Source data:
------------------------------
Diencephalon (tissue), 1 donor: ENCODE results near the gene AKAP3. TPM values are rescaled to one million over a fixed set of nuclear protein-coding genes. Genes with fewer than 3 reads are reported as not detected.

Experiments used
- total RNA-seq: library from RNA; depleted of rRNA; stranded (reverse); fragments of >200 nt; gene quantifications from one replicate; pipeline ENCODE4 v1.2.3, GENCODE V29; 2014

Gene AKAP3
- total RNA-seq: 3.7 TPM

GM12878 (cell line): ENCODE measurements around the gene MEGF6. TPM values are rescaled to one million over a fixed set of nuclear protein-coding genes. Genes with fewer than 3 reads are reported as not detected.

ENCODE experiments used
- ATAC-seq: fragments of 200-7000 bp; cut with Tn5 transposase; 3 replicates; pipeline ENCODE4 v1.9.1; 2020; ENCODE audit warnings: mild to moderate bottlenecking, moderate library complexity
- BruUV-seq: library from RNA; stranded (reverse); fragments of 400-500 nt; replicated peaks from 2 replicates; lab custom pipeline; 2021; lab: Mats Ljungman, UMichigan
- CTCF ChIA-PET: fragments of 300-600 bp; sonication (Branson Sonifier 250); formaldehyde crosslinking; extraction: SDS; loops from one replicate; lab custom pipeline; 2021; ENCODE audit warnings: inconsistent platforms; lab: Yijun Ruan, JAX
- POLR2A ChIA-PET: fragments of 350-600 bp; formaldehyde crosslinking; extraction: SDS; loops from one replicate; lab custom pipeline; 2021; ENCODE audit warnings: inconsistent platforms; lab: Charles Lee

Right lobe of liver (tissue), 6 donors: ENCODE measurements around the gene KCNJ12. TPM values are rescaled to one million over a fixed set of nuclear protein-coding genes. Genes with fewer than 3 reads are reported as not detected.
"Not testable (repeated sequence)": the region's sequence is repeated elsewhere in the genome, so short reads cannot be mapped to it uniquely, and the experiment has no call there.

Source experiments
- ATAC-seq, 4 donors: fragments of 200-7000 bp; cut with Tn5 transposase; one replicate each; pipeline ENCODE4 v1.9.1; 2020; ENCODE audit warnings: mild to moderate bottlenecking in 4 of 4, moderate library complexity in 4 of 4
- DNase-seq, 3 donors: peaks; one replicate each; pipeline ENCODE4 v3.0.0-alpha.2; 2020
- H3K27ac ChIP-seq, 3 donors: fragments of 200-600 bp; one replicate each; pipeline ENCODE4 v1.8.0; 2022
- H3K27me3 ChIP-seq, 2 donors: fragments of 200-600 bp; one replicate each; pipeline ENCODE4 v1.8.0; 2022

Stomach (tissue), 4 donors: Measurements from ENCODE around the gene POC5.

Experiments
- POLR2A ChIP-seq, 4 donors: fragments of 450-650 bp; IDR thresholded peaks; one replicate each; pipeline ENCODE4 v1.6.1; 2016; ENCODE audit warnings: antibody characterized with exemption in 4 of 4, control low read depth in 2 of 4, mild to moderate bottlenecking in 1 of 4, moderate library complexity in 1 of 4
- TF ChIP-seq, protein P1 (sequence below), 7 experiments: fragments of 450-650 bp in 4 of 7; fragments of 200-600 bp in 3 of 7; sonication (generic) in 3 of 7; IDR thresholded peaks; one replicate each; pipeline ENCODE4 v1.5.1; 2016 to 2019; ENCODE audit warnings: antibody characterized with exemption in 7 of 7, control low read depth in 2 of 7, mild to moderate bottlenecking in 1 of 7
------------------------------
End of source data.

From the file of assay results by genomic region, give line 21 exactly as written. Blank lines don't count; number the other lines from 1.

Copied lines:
- POLR2A ChIP-seq, 4 donors: fragments of 450-650 bp; IDR thresholded peaks; one replicate each; pipeline ENCODE4 v1.6.1; 2016; ENCODE audit warnings: antibody characterized with exemption in 4 of 4, control low read depth in 2 of 4, mild to moderate bottlenecking in 1 of 4, moderate library complexity in 1 of 4